Hollywood Video, the nation's second largest video chain behind Blockbuster, is being acquired by an alliance composed of Los Angeles buyout firm Leonard Green & Partners and the video chain's founder, Mark Wattles. They have agreed to pay $14 a share for the company -- about $888 million. The sale comes at a time when the video chains are facing increasing competition from DVD sales, Internet downloading, and DVD mail-order operators. But Tom Adams, president of Adams Media Research in Carmel, told today's (Tuesday) Los Angeles Times, "The worst is over as far as the impact of sales on rentals." And John Baumer of Leonard Green noted that the shake-out in the business had in fact created the opportunity to buy the company, especially given the fact that just five years ago, stock in the company was trading for $25 a share.


Warner Brothers' Scooby-Doo 2: Monsters Unleashed earned $29.4 million at the box office over the weekend, well below the $54.2 million taken in by the original in its debut and $1.3 million below the estimate released by Exhibitor Relations on Sunday. Disney's The Lady Killersdebuted in second place with $12.6 million, but, since it opened in fewer than half the theaters showing SD2, its per-theater average was almost the same as the box office leader. Mel Gibson's The Passion of the Christ moved down a notch to third place with$12.6 million. The top ten films over the weekend, according to final figures compiled by Exhibitor Relations (figures in parentheses represent total gross to date):1. Scooby-Doo 2: Monsters Unleashed, Warner Bros., $29,438,331, (New); 2. The Ladykillers, Disney, $12,634,563, (New); 3. The Passion of the Christ, Newmarket , $12,593,974, 5 Wks. ($315,152,778); 4. Dawn of the Dead, Universal, $10,675,945, 2 Wks. ($44,220,945); 5. Jersey Girl, Miramax, $8,319,171, (New); 6. Taking Lives, Warner Bros., $6,557,426, 2 Wks. ($21,717,105); 7. Starsky & Hutch, Warner Bros., $6,212,223, 4 Wks. ($76,821,982); 8. Hidalgo, Disney, $5,336,874, 4 Wks. ($56,428,037); 9. Secret Window, Sony, $5,314,008, 3 Wks. ($40,570,505); 10. Eternal Sunshine of the Spotless Mind, Focus Features, $5,256,206, 2 Wks. ($16,551,047).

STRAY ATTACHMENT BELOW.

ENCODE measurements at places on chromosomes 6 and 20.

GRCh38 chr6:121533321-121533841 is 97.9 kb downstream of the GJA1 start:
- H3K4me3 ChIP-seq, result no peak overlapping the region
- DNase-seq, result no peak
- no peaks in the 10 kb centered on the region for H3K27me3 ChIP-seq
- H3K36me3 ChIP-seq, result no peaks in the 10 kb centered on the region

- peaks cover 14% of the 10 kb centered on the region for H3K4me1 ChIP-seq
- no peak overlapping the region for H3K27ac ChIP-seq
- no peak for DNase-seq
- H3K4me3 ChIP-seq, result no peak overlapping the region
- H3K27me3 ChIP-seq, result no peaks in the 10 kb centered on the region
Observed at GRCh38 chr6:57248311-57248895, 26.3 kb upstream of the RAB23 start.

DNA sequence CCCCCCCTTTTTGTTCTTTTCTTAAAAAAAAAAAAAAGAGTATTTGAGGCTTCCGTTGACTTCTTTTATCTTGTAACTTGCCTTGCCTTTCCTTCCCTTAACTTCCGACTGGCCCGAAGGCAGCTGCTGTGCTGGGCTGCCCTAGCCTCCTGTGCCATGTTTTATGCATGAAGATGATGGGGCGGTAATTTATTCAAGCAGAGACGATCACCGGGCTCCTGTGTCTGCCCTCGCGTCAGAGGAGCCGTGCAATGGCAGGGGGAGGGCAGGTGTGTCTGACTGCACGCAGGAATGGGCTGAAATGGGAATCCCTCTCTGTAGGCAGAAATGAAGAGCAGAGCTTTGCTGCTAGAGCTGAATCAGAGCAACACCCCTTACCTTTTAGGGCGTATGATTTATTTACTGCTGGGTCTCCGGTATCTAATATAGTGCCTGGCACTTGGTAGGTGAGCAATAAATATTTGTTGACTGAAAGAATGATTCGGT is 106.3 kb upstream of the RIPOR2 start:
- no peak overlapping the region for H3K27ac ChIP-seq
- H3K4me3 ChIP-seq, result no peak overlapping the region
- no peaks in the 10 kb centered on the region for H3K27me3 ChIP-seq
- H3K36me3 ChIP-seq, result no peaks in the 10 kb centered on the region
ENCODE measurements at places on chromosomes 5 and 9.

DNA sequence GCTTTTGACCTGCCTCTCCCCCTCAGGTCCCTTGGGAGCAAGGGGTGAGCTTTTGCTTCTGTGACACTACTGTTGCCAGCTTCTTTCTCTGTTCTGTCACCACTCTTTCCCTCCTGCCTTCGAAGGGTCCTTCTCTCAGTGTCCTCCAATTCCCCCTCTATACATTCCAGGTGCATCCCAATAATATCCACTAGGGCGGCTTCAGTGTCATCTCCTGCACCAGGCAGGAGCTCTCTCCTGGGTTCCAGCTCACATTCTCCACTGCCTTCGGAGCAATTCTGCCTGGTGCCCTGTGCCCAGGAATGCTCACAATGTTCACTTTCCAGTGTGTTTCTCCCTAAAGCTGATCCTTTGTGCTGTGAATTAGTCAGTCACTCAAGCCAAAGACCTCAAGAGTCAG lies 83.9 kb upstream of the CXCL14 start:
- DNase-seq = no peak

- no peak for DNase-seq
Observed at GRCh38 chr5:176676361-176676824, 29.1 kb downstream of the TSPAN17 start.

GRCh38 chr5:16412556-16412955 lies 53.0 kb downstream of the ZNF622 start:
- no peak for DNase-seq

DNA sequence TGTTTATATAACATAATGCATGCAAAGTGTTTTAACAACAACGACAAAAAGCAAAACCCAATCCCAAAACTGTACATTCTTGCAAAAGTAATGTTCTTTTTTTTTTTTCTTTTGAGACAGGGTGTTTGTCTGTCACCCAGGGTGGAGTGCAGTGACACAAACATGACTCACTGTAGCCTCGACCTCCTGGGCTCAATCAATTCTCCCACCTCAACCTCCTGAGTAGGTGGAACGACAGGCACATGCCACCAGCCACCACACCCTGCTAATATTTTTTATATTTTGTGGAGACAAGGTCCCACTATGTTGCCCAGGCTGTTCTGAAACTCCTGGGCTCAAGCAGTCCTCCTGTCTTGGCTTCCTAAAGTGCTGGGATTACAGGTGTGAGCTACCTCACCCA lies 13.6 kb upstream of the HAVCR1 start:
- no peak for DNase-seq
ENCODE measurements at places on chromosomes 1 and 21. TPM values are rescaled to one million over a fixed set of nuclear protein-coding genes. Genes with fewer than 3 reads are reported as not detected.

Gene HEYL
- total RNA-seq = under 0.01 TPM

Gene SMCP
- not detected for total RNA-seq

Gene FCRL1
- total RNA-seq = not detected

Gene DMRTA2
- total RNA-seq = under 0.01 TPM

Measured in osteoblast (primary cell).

Mel Gibson's The Passion of the Christopened in first place at the U.K. box office over the weekend with $3.7 million. It was the most ever earned by a subtitled film in Britain during an opening weekend. British reports indicated that the film had originally been booked for only two weeks but that it is now likely that it will receive an extended stay. Meanwhile, A Paris court on Monday refused to bar the screening of The Passion of the Christ, due to open in France on Wednesday, turning aside complaints by three Jewish brothers that the film is anti-Semitic. "The film in question, which is a very realistic adaptation of the final hours of Christ's life, cannot be considered an incitement to hatred and violence against Jews or an affront to their dignity and security," the court said.


Producer-director Peter Jackson has selected Jack Black to star in his remake of King Kong as the filmmaker-entrepreneur who captures the giant ape and brings him to New York as a freak-show attraction. The role was originally played by Robert Armstrong in the 1933 original and by Charles Grodin in the 1976 remake (although the character's name was changed and he became an oil executive).


Four months after Cody Cluff was forced out of the presidency of the Los Angeles Entertainment Industry Development Corp, the EIDC's board of directors has selected Steve MacDonald, Mayor James Hahn's deputy in the San Fernando Valley, to take over as president. The EIDC is described as a one-stop office for producers to receive the various permits necessary for location filming in the city. Some local residents and business owners have complained that production companies often disrupt their lives and adversely affect their income. Lisa Rawlins, chairman of the EIDC board, told today's (Tuesday) Los Angeles Times that the board selected MacDonald because they were impressed with his "ability to manage the needs of the city with the needs of the business community" as deputy mayor.


A coalition of independent filmmaker groups that succeeded in obtaining an injunction against the MPAA preventing it from enforcing a ban on movie screeners in advance of the Oscars has agreed to dismiss its suit against the major studios after reaching a settlement. Terms of the settlement were not disclosed. The indie group had maintained that the screener ban represented an illegal restraint of trade because it put smaller filmmakers at a disadvantage to the big studios. In a statement on Monday, MPAA chief Jack Valenti said, "Let us be clear that our aim from the beginning was to ensure the viability and survival of this industry -- for independents and non-independents alike." But the members of the coalition warned that should the MPAA attempt a similar tactic in the future, "we will continue to stand ready to act again, if necessary, to preserve a free and fair marketplace."